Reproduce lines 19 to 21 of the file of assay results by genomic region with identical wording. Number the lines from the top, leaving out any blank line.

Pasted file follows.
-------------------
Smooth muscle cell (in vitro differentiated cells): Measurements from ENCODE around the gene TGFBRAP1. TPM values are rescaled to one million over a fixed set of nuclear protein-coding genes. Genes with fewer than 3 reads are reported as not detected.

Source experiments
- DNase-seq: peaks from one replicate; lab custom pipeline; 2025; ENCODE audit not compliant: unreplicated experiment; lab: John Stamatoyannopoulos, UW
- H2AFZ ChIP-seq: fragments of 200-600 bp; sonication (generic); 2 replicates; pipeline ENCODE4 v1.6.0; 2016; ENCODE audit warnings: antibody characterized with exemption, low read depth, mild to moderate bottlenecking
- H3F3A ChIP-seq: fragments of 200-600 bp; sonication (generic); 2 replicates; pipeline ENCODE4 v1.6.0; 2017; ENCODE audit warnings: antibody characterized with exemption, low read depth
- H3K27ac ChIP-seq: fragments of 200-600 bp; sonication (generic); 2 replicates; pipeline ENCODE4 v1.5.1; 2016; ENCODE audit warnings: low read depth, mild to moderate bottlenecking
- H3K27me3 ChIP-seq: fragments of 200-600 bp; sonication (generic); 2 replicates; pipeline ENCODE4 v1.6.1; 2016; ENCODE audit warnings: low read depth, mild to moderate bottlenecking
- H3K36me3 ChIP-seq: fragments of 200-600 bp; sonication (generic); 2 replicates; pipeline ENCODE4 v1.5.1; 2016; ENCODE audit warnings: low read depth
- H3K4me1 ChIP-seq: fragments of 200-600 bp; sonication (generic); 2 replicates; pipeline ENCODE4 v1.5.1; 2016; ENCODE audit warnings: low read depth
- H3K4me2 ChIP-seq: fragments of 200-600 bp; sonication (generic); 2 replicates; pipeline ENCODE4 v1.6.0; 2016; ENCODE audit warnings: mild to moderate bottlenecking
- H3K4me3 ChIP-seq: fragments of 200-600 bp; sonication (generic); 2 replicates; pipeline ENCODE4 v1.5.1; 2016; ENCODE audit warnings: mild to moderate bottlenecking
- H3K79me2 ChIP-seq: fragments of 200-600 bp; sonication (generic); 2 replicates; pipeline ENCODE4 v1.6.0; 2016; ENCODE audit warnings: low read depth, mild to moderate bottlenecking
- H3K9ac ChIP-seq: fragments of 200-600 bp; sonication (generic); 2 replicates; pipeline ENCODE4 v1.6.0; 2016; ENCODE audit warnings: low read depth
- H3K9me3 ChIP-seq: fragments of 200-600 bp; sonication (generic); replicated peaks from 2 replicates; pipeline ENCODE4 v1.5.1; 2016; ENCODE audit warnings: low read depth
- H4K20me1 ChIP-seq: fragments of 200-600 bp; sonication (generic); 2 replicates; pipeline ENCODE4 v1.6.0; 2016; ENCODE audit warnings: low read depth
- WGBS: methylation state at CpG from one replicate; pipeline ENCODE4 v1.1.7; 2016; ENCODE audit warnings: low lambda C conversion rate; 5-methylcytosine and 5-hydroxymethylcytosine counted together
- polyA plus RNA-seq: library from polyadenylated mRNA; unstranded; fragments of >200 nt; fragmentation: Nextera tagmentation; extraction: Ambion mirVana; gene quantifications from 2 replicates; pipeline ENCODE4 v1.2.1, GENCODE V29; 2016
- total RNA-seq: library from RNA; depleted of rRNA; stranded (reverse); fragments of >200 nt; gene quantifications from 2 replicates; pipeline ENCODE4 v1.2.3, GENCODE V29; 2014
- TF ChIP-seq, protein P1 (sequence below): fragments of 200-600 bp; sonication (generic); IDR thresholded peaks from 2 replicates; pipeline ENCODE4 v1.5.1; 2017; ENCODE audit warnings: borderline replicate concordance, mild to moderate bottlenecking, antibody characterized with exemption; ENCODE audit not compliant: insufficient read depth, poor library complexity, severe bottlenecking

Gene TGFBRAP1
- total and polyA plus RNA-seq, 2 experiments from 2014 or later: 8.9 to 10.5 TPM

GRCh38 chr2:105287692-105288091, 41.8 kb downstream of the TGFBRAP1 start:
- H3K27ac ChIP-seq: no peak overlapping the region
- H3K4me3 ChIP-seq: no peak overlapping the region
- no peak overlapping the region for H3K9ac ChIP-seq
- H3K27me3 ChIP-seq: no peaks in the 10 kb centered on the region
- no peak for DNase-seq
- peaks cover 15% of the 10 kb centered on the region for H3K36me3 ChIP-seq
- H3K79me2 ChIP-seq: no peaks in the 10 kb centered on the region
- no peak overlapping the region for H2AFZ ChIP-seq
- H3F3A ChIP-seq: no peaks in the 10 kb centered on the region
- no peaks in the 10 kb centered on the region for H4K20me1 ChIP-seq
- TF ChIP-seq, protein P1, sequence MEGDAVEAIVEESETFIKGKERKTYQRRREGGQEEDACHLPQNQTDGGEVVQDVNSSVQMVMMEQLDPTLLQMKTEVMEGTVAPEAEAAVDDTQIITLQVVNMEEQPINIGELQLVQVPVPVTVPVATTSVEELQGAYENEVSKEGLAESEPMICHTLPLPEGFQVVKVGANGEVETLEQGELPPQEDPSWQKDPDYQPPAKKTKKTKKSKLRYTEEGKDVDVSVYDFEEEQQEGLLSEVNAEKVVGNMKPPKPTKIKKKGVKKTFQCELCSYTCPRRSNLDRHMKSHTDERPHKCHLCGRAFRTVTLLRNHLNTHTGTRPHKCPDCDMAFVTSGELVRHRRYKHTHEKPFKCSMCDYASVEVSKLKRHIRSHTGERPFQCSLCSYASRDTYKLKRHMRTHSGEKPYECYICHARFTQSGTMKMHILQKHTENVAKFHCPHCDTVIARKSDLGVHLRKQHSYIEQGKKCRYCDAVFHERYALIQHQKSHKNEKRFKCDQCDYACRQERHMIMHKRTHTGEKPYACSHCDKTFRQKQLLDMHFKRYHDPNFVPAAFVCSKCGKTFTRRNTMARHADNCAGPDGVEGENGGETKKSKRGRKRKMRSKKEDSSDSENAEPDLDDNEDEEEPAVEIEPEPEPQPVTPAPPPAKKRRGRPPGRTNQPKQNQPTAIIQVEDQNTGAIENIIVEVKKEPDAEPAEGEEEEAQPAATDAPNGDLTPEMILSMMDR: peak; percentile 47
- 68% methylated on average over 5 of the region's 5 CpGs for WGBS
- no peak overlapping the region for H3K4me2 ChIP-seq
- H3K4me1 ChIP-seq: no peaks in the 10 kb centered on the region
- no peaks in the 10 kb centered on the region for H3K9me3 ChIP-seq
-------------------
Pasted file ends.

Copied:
- TF ChIP-seq, protein P1 (sequence below): fragments of 200-600 bp; sonication (generic); IDR thresholded peaks from 2 replicates; pipeline ENCODE4 v1.5.1; 2017; ENCODE audit warnings: borderline replicate concordance, mild to moderate bottlenecking, antibody characterized with exemption; ENCODE audit not compliant: insufficient read depth, poor library complexity, severe bottlenecking

Gene TGFBRAP1
- total and polyA plus RNA-seq, 2 experiments from 2014 or later: 8.9 to 10.5 TPM